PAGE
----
The 66-year-old male client has his blood pressure (BP) checked at a health fair. The B/P is 168/98. Which action should the nurse implement first? 1. Recommend that the client have his blood pressure checked in one (1) month. 2. Instruct the client to see his health-care provider as soon as possible. 3. Discuss the importance of eating a low-salt, low-fat, low-cholesterol diet. 4. Explain that this B/P is within the normal range for an elderly person.
2. The diastolic blood pressure should be less than 85 according to the American Heart Association; therefore, this client should see the health-care provider.
The nurse is teaching the client recently diagnosed with essential hypertension. Which instruction should the nurse provide when discussing exercise? 1. Walk at least 30 minutes a day on flat surfaces. 2. Perform light weight lifting three (3) times a week. 3. Recommend high-level aerobics daily. 4. Encourage the client to swim laps once a week.
1. Walking 30 to 45 minutes a day will help in reducing blood pressure, weight, and stress and will increase a feeling of overall wellbeing.
The health-care provider prescribes an ACE inhibitor for the client diagnosed with essential hypertension. Which statement is the most appropriate rationale for administering this medication? 1. ACE inhibitors prevent the beta-receptor stimulation in the heart. 2. This medication blocks the alpha receptors in the vascular smooth muscle. 3. ACE inhibitors prevent vasoconstriction and sodium and water retention. 4. ACE inhibitors decrease blood pressure by relaxing vascular smooth muscle.
3. Angiotensin-converting enzyme (ACE) inhibitors prevent the conversion of angiotensin I to angiotensin II, and this, in turn, prevents vasoconstriction and sodium and water retention.
The nurse is administering a beta blocker to the client diagnosed with essential hypertension. Which intervention should the nurse implement? 1. Notify the health-care provider if the potassium level is 3.8 mEq. 2. Question administering the medication if the blood pressure is 90/60 mmHg. 3. Do not administer the medication if the client’s radial pulse is 100. 4. Monitor the client’s blood pressure while he or she is lying, standing, and sitting.
2. The nurse should question administering the beta blocker if the B/P is low because this medication will cause the blood pressure to drop even lower, leading to hypotension.
The male client diagnosed with essential hypertension has been prescribed an alphaadrenergic blocker. Which intervention should the nurse discuss with the client? 1. Eat at least one (1) banana a day to help increase the potassium level. 2. Explain that impotence is an expected side effect of the medication. 3. Take the medication on an empty stomach to increase absorption. 4. Change position slowly when going from lying to sitting position.
4. Orthostatic hypotension may occur when the blood pressure is decreasing and may lead to dizziness and light-headedness so the client should change position slowly.
The nurse just received the A.M. shift report. Which client should the nurse assess first? 1. The client diagnosed with coronary artery disease who has a BP of 170/100. 2. The client diagnosed with deep vein thrombosis who is complaining of chest pain. 3. The client diagnosed with pneumonia who has a pulse oximeter reading of 98%. 4. The client diagnosed with ulcerative colitis who has nonbloody diarrhea.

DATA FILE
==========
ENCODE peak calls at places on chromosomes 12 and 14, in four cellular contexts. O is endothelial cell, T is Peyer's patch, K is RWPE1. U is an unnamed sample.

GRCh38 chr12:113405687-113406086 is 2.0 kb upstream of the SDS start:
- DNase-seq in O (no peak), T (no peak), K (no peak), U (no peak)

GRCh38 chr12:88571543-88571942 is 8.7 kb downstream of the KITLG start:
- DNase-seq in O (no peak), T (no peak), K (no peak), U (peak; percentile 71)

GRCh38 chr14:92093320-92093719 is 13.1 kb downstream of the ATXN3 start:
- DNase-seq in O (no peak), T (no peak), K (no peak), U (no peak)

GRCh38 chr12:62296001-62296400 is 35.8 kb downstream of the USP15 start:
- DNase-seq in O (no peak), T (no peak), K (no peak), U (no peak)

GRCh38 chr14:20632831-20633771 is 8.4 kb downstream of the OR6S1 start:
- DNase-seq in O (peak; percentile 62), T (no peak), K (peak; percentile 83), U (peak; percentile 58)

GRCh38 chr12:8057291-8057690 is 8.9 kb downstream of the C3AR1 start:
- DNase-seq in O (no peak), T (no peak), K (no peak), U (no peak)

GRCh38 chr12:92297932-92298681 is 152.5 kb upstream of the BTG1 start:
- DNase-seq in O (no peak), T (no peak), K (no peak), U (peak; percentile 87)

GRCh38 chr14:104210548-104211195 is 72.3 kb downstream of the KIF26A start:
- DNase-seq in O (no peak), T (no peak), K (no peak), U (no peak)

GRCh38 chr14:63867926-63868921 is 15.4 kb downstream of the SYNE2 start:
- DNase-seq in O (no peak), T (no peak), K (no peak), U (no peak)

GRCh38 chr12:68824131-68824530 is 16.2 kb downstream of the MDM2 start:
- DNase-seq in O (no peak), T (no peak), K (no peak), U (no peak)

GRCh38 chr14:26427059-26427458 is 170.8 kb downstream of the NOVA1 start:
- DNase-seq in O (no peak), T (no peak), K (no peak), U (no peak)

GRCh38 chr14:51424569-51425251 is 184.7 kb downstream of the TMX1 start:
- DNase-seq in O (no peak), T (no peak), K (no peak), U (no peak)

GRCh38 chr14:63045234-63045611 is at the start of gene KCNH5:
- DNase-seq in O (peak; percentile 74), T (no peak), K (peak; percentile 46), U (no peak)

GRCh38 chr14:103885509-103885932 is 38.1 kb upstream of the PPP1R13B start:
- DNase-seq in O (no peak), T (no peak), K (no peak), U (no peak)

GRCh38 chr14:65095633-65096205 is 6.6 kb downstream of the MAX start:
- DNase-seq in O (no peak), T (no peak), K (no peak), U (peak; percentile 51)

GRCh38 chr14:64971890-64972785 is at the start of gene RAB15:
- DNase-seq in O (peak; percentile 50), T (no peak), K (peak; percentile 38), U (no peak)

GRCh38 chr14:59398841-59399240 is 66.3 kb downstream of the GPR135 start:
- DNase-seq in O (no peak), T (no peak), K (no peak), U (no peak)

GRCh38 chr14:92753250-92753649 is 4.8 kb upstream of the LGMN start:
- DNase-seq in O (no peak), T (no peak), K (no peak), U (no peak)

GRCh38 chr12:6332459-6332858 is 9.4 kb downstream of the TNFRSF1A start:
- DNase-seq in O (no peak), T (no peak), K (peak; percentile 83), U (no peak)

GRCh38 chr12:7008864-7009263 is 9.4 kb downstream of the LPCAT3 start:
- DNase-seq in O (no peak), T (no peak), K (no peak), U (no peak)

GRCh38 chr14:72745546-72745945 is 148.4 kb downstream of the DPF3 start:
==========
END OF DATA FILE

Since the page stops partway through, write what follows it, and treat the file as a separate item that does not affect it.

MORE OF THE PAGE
2. The chest pain could be a pulmonary embolus secondary to deep vein thrombosis and requires immediate intervention by the nurse
The client diagnosed with essential hypertension asks the nurse, “Why do I have high blood pressure?” Which response by the nurse would be most appropriate? 1. “You probably have some type of kidney disease that causes the high BP.” 2. “More than likely you have had a diet high in salt, fat, and cholesterol.” 3. “There is no specific cause for hypertension, but there are many known risk factors.” 4. “You are concerned that you have high blood pressure. Let’s sit down and talk.”
3. There is no known cause for essential hypertension, but many factors, both modifiable (obesity, smoking, diet) and nonmodifiable (family history, age, gender) are risk factors for essential hypertension.
The nurse is teaching the Dietary Approaches to Stop Hypertension (DASH) diet to a client diagnosed with essential hypertension. Which statement indicates that the client understands the client teaching concerning the DASH diet? 1. “I should eat at least four (4) to five (5) servings of vegetables a day.” 2. “I should eat meat that has a lot of white streaks in it.” 3. “I should drink no more than two (2) glasses of whole milk a day.” 4. “I should decrease my grain intake to no more than twice a week.”
1. The DASH diet has proved beneficial in lowering blood pressure. It recommends eating a diet high in vegetables and fruits.
The client diagnosed with essential hypertension is taking a loop diuretic daily. Which assessment data would require immediate intervention by the nurse? 1. The telemetry reads normal sinus rhythm. 2. The client has a weight gain of 2 kg within 1–2 days. 3. The client’s blood pressure is 148/92. 4. The client’s serum potassium level is 4.5 mEq.
2. Rapid weight gain—for example, 2 kg in 1–2 days—indicates that the loop diuretic is not working effectively; 2 kg equals 4.4 lbs; 1 L of fluid weighs l kg.